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From here I've got the mixed feelings that something is not right.

Is it true that named int isn't lvalue but named float is?

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3 Answers 3

up vote 1 down vote accepted

The comment in the link says "integer, pointer and member pointer template parameters aren’t lvalues" (emphasis mine). It does not say that named integer variables are not lvalues - they are.

If there were such a thing as floating-point template parameters, then they wouldn't be lvalues either; but named floating-point variables still would be.

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That's specifically related to using an int as a template parameter being an rvalue, while you can't use floats as template arguments.

eg.

template <int T>
struct foo
{
    void f(int&);
    void f(int&&);

    void bar()
    {
        int x;
        f(x); // calls first version
        f(T); // calls second version, despite being "named"
    }
};

template <float F> // compile error: can't use a float as a template parameter
struct bad {};
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What do you mean by "named value"? There isn't such a concept in C++. A variable (regardless of its type) is an lvalue (when used in an expression). In most cases, things with reference types are lvalues, things other than variables with data types aren't (but I'm sure someone will find some exceptions); again, the data type (integer or floating point) has nothing to do with it.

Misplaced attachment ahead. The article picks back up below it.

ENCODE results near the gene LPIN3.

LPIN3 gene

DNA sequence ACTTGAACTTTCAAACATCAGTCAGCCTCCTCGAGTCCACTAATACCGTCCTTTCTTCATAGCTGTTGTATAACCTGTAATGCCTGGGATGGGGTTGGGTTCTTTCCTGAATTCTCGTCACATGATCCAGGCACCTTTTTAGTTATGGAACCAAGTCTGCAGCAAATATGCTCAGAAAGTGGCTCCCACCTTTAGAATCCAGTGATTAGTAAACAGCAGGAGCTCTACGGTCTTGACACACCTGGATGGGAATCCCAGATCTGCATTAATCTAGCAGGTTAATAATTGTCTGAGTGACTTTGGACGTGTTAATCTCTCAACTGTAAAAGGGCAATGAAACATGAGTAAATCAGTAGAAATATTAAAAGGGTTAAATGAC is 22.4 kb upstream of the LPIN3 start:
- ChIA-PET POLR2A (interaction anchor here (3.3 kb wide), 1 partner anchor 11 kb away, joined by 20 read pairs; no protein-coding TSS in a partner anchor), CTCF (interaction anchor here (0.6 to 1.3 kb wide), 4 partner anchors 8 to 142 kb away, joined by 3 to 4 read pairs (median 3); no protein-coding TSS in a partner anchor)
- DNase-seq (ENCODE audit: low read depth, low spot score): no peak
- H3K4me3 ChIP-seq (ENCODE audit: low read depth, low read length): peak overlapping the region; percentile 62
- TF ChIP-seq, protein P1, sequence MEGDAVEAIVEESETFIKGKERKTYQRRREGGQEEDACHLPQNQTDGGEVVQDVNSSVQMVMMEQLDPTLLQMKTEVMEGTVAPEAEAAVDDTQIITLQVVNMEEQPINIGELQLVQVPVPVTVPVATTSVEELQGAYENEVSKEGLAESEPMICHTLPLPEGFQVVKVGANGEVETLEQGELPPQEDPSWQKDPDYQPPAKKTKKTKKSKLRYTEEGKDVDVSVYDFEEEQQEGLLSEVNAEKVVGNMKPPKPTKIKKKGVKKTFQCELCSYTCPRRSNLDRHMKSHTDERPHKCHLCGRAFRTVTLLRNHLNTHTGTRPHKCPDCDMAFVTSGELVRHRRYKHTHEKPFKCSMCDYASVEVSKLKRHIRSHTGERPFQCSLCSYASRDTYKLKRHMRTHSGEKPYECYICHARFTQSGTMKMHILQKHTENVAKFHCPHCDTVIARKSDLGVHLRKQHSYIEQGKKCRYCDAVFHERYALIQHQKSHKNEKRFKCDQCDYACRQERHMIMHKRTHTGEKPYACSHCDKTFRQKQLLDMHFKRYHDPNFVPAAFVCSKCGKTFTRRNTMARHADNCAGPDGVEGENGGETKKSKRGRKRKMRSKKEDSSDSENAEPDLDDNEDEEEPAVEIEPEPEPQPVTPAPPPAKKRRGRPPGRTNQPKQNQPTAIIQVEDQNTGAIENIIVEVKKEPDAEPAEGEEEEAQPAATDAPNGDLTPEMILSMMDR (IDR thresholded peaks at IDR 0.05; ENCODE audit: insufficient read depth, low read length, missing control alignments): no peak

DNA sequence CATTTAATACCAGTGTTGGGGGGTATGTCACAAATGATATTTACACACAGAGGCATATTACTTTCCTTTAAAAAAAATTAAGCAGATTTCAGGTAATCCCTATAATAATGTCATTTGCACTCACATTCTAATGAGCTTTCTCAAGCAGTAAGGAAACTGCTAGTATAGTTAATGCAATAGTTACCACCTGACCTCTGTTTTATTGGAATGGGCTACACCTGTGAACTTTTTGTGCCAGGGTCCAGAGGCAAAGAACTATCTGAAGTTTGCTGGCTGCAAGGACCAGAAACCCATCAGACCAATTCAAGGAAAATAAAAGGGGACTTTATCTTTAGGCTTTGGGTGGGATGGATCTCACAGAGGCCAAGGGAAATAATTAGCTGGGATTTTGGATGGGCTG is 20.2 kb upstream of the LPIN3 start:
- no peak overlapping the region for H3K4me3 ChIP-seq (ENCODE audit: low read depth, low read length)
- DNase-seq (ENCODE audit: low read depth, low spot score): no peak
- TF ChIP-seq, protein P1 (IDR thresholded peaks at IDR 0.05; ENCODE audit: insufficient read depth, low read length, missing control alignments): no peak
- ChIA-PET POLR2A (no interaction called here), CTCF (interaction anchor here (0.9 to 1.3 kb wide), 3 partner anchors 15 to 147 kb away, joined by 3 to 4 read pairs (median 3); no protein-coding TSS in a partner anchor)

The thread in question is discussing non-type template parameters. The above rule applies here as well: references are lvalues, other types are not lvalues. The confusion seems to occur because only a very limited set of non-reference types can be used as non-type template parameters: in particular, integral types are OK, but floating point types aren't. So within a template, a floating point argument must be a reference (and thus an lvalue), an integral type can be either a value type (not an lvalue) or a reference (an lvalue), e.g.:

template <int N>
struct A { /* N is not an lvalue */ };

template<int& N>
struct B { /* N is an lvalue */ };

template <double N>
struct C {};   //  This is illegal, and shouldn't compile

template <double& N>
struct D { /* N is an lvalue */ };

The difference here isn't whether N has integral type or not; it's whether N is a reference or not.

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